The team selected temperature regimes to mimic temperature events that occur in the study subjects’ natural environments, such as rock pools and small ponds.

In total, the researchers observed temperature effects in 492 individuals. During the experiment, they assessed the longevity of the host, fecundity – the ability to produce offspring, infection status and the number of Ordospora spores in the host’s intestine.

The researchers found that, regardless of the temperature regime, Ordospora achieves optimum performance at approximately 66.2°F (19°C).

Although there was a reduction in infectivity and spore load in Ordospora-exposed Daphnia in fluctuating temperatures, parasite infectivity following a heat wave was almost the same as that maintained at a constant temperature.

The researchers noted that the effects of temperature variation differ depending on the average background temperature and how close it is to the optimum temperature.

For example, the spore load at 60.8°F (16°C) differed by nearly an order of magnitude between fluctuating temperature regimes – at 86 spore clusters – and heat waves: 737 spore clusters .

“That a heat wave of 6°C above ambient temperature could result in a level of disease burden almost 10 times higher at 16°C compared to fluctuating temperatures was remarkable,” said Dr Lujickx . “Furthermore, the fact that this same heat wave, when applied at different average temperatures, results in no difference with fluctuating temperatures or even an opposite result was unexpected.”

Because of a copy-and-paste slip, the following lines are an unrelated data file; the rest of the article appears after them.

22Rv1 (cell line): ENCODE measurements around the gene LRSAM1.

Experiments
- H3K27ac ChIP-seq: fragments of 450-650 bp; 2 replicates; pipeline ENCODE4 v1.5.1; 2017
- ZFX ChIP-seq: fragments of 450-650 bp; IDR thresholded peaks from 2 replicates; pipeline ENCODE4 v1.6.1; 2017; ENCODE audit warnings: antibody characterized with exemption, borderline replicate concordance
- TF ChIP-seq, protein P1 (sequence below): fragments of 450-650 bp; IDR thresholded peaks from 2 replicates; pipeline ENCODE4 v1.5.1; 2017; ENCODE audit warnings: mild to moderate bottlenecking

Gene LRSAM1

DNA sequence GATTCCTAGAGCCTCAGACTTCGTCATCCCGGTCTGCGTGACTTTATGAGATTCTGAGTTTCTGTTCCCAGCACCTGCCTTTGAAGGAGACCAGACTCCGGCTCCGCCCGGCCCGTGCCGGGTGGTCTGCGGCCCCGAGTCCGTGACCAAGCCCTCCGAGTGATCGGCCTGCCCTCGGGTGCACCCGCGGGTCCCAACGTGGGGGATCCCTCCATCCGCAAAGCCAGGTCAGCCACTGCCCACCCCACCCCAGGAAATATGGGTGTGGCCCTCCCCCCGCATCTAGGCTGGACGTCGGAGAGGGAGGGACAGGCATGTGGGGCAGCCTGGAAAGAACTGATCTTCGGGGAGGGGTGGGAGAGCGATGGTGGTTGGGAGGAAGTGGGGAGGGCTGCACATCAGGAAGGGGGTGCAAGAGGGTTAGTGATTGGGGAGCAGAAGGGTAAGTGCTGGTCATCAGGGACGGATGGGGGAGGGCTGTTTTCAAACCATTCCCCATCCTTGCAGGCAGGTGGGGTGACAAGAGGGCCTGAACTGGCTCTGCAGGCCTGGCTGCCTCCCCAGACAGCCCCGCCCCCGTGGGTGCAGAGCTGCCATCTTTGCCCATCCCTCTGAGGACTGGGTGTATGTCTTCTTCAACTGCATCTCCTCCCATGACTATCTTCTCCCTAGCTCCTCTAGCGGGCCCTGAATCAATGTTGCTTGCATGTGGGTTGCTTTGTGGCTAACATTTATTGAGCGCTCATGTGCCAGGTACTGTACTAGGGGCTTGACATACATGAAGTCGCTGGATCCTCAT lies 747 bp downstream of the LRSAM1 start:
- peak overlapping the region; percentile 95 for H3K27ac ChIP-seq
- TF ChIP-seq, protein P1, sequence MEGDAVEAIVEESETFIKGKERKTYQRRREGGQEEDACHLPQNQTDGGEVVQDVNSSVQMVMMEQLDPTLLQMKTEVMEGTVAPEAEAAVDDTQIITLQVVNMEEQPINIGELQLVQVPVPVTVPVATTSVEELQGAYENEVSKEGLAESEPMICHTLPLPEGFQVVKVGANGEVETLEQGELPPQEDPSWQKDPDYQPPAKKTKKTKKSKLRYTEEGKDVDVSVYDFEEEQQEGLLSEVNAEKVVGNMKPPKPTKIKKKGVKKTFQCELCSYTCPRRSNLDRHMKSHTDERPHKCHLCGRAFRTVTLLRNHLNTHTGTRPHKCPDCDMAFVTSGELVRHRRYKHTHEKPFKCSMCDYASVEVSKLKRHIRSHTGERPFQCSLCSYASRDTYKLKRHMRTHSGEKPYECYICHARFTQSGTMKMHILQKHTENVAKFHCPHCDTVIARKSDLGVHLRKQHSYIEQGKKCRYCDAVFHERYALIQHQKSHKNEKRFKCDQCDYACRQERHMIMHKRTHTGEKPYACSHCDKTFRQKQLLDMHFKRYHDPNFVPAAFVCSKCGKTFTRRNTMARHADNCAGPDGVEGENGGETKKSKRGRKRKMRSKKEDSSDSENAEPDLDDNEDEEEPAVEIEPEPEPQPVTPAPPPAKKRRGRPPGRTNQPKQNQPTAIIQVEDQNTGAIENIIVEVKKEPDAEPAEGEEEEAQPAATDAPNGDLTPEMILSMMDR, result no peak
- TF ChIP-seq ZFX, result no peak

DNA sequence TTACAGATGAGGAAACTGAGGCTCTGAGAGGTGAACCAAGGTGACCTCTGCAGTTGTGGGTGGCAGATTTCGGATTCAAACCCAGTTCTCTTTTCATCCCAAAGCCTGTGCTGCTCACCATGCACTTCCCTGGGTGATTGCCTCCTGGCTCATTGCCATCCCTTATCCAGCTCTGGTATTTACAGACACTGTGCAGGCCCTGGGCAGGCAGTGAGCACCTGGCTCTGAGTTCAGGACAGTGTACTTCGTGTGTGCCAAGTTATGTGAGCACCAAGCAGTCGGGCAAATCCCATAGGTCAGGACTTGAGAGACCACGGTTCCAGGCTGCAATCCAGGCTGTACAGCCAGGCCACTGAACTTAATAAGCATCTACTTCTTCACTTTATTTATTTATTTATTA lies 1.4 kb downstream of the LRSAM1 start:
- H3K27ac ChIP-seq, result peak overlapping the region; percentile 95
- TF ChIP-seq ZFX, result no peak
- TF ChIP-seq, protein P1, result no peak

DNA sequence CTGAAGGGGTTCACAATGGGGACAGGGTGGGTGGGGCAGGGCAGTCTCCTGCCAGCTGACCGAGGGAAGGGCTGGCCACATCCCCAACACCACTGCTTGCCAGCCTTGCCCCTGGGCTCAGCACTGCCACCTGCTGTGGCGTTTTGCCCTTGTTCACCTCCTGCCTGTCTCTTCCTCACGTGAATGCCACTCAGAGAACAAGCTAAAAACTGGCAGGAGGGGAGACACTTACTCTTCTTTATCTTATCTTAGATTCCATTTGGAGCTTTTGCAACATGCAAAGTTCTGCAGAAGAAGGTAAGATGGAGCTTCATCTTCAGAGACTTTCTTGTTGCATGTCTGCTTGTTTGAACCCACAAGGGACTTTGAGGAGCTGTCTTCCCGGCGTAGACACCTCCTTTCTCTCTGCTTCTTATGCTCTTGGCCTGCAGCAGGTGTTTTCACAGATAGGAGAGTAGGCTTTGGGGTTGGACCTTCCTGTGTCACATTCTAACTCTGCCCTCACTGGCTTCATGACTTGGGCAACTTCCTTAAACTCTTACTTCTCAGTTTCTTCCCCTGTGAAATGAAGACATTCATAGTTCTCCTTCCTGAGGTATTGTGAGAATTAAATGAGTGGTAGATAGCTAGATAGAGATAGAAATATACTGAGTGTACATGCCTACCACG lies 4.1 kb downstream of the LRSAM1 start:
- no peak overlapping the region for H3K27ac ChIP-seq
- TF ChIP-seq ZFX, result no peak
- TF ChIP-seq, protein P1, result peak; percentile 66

Host physical condition was generally reduced by exposure to Ordospora spores or experience a variable temperature regime. The researchers found that Ordospora-exposed Daphnia experienced an 8% reduction in reproductive success at constant temperatures and a 24% reduction in daily fluctuations compared to controls without Ordospora.

This, they say, means that in some circumstances the parasites may be able to acclimate to new temperatures faster than their hosts.

To explain their findings, the researchers noted that, according to the temperature variability assumption, as the parasites are smaller than their hosts, they in turn have a faster metabolic rate. In unpredictable environments, such as a heat wave, the parasites would therefore have an advantage over their hosts.

They noted that host resistance might also decrease due to a barter between energy demand for acclimatization and immunity against pathogens thriving.

Dr Luijckx said that although this is the most promising explanation, some aspects of their findings remain unclear: “Although this theory may explain the observed increase in the number of spores of the pathogen at 16℃, it cannot, however, explain why we see that the outcome depends on the average temperature.Other theories, however, have suggested that when the disease has a lower temperature tolerance than its host, it may lead to reduced performance of the disease at temperatures that exceed its tolerance.

The researchers concluded that improving their understanding of temperature variation on host-parasite dynamics is key to predicting disease dynamics as the climate changes.